When I wrote before about the IPCC: “Whatever they do, here it will always be criticized.”

    I go the answer: “Is that a bad thing to be skeptical of a political organisation which wants to reduce our population in the most cruel way hurting the poorest people? Seriously Victor, could you make a cogent statement here?”

    🙂 and sad at the same time.

    You can guess at which blog that was. Thus I have to take back my statement about the Klimazwiebel. I did not visit WUWT for some time.

  20. Yes, it’s hard to find anywhere where the responses are even remotely comparable to WUWT.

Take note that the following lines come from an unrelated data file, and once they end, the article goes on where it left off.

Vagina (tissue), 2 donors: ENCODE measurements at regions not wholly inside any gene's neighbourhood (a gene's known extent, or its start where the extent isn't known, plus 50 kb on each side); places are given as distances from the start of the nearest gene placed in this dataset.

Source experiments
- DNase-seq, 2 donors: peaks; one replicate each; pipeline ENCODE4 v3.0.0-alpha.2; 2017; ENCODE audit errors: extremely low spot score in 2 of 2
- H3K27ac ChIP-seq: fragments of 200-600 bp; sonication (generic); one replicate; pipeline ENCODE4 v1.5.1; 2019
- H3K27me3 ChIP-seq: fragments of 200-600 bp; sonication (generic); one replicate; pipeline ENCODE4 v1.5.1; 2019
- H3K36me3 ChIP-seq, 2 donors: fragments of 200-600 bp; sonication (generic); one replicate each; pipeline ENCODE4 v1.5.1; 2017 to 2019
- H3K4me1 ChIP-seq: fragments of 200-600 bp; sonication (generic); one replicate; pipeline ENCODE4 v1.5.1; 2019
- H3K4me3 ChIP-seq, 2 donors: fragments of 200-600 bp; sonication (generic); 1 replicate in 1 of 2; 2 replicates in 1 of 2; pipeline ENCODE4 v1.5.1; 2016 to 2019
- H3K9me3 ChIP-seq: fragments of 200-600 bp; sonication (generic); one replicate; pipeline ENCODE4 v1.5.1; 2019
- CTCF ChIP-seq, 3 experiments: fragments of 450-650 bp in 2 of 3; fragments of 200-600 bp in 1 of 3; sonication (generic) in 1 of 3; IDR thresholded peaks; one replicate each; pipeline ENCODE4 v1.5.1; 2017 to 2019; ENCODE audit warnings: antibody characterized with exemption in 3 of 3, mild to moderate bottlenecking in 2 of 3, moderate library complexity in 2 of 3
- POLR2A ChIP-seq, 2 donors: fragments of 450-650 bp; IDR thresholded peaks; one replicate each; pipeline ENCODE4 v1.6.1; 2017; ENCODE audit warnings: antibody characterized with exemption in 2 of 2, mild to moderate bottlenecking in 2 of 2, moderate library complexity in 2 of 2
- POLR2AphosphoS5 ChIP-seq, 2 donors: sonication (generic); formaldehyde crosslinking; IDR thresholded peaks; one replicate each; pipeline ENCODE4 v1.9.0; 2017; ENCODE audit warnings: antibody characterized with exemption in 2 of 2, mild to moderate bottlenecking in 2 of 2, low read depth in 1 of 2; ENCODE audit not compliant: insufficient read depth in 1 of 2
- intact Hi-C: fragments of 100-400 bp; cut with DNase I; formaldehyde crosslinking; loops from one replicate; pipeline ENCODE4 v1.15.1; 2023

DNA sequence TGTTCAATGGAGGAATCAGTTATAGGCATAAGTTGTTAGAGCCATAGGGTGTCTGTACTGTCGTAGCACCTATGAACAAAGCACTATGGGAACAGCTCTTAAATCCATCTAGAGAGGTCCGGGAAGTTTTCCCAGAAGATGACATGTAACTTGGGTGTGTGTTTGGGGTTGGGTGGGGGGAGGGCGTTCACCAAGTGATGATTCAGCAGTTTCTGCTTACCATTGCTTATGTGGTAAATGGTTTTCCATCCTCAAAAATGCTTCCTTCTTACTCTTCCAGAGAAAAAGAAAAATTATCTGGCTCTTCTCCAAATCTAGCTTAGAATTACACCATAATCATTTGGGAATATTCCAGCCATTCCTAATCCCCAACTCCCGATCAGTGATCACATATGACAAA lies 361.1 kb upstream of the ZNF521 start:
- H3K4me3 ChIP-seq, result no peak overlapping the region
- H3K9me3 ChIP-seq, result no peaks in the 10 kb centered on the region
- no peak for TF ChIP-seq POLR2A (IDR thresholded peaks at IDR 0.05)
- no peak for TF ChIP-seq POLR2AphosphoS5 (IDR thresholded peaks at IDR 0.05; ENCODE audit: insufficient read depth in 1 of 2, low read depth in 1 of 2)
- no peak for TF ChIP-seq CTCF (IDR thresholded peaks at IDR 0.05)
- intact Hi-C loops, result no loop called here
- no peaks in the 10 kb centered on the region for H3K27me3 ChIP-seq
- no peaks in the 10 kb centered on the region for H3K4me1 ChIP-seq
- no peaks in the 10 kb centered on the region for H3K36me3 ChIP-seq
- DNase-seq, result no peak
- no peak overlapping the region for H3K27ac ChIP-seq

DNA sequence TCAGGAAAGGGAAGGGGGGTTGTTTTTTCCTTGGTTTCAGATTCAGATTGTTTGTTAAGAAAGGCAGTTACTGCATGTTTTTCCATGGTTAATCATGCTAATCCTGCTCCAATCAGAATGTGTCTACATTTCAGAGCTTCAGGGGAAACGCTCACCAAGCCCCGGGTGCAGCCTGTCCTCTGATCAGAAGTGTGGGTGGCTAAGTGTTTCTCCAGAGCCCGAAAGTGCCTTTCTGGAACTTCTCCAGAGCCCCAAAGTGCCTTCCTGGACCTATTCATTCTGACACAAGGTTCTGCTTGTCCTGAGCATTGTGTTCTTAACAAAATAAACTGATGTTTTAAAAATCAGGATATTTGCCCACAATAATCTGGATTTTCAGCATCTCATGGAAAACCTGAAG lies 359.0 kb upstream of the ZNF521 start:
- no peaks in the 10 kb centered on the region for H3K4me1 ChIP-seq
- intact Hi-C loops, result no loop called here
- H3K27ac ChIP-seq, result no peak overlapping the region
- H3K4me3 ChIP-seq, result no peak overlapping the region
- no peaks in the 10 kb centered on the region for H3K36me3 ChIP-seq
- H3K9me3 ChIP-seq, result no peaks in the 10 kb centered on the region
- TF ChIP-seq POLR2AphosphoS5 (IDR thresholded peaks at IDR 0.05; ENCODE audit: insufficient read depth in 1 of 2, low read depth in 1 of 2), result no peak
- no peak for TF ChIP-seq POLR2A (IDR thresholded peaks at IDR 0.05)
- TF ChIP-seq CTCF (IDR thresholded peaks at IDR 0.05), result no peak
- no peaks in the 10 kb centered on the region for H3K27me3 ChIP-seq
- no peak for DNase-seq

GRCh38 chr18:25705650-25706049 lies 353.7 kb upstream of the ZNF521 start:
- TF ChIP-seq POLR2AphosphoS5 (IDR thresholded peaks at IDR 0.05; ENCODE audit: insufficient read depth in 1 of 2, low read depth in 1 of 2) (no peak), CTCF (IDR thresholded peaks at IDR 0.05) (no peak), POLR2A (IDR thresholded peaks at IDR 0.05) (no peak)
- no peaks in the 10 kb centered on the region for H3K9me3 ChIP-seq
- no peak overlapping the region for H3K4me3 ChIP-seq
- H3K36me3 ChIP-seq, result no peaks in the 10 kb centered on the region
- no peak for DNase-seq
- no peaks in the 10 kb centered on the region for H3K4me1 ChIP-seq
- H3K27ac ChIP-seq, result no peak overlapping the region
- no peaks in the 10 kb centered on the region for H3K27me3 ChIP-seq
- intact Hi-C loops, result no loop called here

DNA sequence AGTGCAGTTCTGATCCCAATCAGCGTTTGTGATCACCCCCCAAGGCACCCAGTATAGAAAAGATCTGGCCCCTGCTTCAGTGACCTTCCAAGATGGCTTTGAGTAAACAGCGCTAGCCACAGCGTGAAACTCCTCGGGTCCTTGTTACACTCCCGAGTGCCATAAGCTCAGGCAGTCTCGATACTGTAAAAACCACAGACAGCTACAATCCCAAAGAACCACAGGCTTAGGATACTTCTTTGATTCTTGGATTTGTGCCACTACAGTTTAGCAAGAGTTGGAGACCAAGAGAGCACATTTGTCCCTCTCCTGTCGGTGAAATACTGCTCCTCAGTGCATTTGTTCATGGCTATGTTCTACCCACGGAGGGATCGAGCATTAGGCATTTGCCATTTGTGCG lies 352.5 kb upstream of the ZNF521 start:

21. > perhaps purely because of the context they are written in, he manages to convey something very different.

    Reminds me of Mars Attacks!:

  22. Marco says:

    Wotts, you probably have never looked at Jo Nova’s website or Steve Goddard’s. Maybe not that many commenters, but the few that are there are on average nuttier than those at WUWT.

  23. I haven’t spent much time looking at Jo Nova’s or Steve Goddard’s, so I’ll have to take you word for that. The only time I encountered Steve Goddard was when he was arguing that the high temperature on Venus was a consequence of the the high atmospheric pressure and not because of a runaway greenhouse process. I rather gave up after that.

  24. Marco says:

    Ah, but you’d love him, Wotts! He even made it snow CO2 on Antarctica!

  25. Tallbloke? Poptech? Hockeyshtick? Notrickszone? Bishop Hill. There is no shortage of raving nutters.